Displaying 1 - 10 of 56
When hurricanes strike, the main and immediate focus for first responders is rescuing and responding to those in need of aid. Last season, public safety officials relied on FirstNet to sustain and restore emergency communications for many hard-hit communities. FirstNet is critical to our nation’s first responders who battle storms day in and day out – and to those who have placed their confidence into the network’s communications capabilities to keep our communities safe
When disaster strikes, most emergency managers and public safety officials rely on pen and paper to conduct damage assessments. The process involves slow, manual data entry and can delay disaster aid for weeks. In Cherokee County, Alabama, emergency management personnel are using FirstNet devices to collect and upload damage assessment information in real time so that communities can get the help and resources they need faster.
When sudden, intense rainfall caused flash flooding and washed out roads in Washington County, Maine, the county’s emergency management director was stranded in town and unable to physically reach the emergency operations center. FirstNet enabled her to remain connected to her staff and other officials to coordinate their response remotely.
Teton County is a rural county in northwest Wyoming. Situated in the Teton Range, the county experiences weather hazards including fires, floods, and wintery conditions, as well as earthquakes, landslides, and avalanches. Teton County first responders rely on FirstNet’s hardened network to stay connected in the most remote parts of the county and during tourist season when cell networks grow congested.
Atmos Energy, headquartered in Texas, provides natural gas services across eight states. FirstNet is supporting Atmos Energy during daily operations and in the aftermath of major disasters, such as Hurricane Laura in 2020. The network keeps teams connected as they work to restore services and helps them better serve their communities.
Traditionally, emergency telecommunicators have been limited to operating within the walls of an emergency communications center. As technology evolves, dispatch operations are moving to the field to support first responders and remotely to keep telecommunicators safe. FirstNet provides a secure, reliable network for these operations, and priority and preemption on the network ensures telecommunicators can access all the information they need, when and where they need it most.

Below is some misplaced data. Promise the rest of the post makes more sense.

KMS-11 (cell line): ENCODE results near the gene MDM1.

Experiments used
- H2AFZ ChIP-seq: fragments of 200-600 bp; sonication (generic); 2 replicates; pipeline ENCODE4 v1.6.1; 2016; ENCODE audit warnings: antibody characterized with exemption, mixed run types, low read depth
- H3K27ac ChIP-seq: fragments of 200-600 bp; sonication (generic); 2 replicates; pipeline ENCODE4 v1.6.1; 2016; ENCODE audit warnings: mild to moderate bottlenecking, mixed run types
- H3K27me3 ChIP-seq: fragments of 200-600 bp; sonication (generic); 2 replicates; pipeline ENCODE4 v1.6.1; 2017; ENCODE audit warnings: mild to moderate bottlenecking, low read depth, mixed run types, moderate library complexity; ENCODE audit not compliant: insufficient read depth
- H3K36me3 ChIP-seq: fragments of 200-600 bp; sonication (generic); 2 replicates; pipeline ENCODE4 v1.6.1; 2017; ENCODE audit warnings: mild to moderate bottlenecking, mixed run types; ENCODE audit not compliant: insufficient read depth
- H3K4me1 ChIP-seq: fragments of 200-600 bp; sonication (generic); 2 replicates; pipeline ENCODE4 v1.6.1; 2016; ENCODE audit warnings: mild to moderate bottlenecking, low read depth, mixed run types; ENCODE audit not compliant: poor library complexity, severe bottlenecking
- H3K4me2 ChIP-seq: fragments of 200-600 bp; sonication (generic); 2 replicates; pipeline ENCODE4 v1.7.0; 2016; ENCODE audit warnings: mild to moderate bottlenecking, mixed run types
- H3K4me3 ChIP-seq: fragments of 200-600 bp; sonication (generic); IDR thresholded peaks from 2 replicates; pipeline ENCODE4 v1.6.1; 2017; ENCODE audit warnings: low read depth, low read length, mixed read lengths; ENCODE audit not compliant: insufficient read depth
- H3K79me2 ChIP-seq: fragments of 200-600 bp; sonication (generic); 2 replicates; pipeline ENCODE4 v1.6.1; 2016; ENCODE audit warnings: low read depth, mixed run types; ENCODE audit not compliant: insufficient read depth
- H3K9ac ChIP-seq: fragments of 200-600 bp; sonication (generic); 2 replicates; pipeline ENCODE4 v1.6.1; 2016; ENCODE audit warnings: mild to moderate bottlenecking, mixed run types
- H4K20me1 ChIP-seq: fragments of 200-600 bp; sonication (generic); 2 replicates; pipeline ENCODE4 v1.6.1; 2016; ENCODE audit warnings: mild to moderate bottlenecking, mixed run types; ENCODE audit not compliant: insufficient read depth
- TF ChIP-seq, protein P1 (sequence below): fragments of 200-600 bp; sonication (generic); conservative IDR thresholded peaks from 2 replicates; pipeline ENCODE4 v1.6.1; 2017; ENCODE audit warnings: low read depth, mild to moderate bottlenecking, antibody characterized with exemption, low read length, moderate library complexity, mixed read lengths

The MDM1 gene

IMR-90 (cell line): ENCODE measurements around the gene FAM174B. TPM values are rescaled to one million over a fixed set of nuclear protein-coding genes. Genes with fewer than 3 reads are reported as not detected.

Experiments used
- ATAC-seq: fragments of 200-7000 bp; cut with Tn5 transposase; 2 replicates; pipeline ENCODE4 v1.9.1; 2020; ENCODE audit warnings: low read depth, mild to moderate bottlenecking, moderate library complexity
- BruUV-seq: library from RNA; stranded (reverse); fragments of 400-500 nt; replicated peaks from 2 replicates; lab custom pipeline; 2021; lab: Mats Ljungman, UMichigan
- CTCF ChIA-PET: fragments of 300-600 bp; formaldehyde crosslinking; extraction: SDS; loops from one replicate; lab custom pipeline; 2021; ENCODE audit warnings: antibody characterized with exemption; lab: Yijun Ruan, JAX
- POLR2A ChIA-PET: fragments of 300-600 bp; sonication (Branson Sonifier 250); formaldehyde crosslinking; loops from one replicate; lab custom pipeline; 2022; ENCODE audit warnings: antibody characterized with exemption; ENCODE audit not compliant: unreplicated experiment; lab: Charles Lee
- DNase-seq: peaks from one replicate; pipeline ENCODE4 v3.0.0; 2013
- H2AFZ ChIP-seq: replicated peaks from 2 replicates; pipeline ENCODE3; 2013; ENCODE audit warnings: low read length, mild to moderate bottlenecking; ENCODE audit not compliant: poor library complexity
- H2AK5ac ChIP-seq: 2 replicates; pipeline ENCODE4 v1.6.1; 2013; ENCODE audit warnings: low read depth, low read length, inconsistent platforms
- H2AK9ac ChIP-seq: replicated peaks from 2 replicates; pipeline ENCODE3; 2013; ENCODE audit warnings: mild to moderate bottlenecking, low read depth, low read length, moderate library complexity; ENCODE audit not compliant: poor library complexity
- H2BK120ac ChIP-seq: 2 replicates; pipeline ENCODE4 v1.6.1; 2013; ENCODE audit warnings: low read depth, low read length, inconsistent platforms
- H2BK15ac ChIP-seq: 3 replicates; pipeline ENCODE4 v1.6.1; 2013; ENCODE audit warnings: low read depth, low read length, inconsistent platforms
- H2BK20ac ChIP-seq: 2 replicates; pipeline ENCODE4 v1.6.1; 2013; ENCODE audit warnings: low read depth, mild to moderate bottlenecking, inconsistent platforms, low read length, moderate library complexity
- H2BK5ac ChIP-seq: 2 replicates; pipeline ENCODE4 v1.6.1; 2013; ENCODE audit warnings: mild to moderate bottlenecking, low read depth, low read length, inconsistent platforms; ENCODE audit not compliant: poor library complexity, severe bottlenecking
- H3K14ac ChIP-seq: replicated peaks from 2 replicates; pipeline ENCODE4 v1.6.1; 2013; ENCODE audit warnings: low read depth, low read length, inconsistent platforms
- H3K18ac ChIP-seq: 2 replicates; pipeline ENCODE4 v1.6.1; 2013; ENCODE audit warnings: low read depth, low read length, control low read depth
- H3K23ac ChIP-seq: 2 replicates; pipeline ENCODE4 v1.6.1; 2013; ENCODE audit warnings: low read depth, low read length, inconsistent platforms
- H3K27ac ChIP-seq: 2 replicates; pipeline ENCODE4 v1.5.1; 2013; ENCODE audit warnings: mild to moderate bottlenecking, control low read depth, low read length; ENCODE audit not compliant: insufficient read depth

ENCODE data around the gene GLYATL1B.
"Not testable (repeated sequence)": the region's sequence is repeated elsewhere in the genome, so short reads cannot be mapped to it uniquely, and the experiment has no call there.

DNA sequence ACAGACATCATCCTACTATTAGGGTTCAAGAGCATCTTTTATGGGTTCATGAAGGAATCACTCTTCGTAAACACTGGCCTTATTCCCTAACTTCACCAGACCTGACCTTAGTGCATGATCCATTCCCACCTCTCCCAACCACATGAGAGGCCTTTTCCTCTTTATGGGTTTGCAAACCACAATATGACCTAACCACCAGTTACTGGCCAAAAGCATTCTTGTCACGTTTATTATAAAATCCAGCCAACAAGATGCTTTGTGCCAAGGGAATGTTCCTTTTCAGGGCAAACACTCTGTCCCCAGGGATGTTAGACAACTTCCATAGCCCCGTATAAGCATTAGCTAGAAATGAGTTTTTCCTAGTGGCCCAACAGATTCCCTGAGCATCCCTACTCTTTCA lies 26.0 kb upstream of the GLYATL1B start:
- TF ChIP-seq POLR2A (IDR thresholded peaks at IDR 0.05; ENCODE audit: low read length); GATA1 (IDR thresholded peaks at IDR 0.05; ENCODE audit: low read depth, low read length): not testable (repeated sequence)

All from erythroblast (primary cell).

The Cameron Peak Fire was the largest wildland fire in Colorado’s history. Don Patterson, a firefighter and communications expert, deployed to the fire knowing that broadband communications would play a huge role, particularly with the threat of COVID-19. Deployables and other advanced technologies helped everyone communicate — from incident command at the base camp to frontline firefighters.
At over 200,000 acres, the Cameron Peak Fire is the largest wildland fire in Colorado history. As it burned in remote parts of the Rocky Mountains, FirstNet deployables, phones, and hotspots kept firefighters connected to the apps and tools they needed for situational awareness. With this added capability, responders received up-to-the-minute information that aided them in making informed decisions on the ground.
After testing Band 14 capabilities at the 2015 World Alpine Ski Championships, public safety agencies in Eagle County, Colorado, began adopting FirstNet. Priority, preemption, coverage, and capacity have benefited first responders in the area while responding to events such as major fires and large concerts.
Public safety K9s can be trained for a wide range of services, from search and rescue to bomb and drug detection. These dogs work across urban, rural, wilderness, and disaster settings, and can sometimes end up a mile away from their handler. As technology advances, handlers are exploring ways technology – such as trackers and live-streaming cameras – can enhance K9 operations, keep dogs and handlers safe, and improve situational awareness and mission success.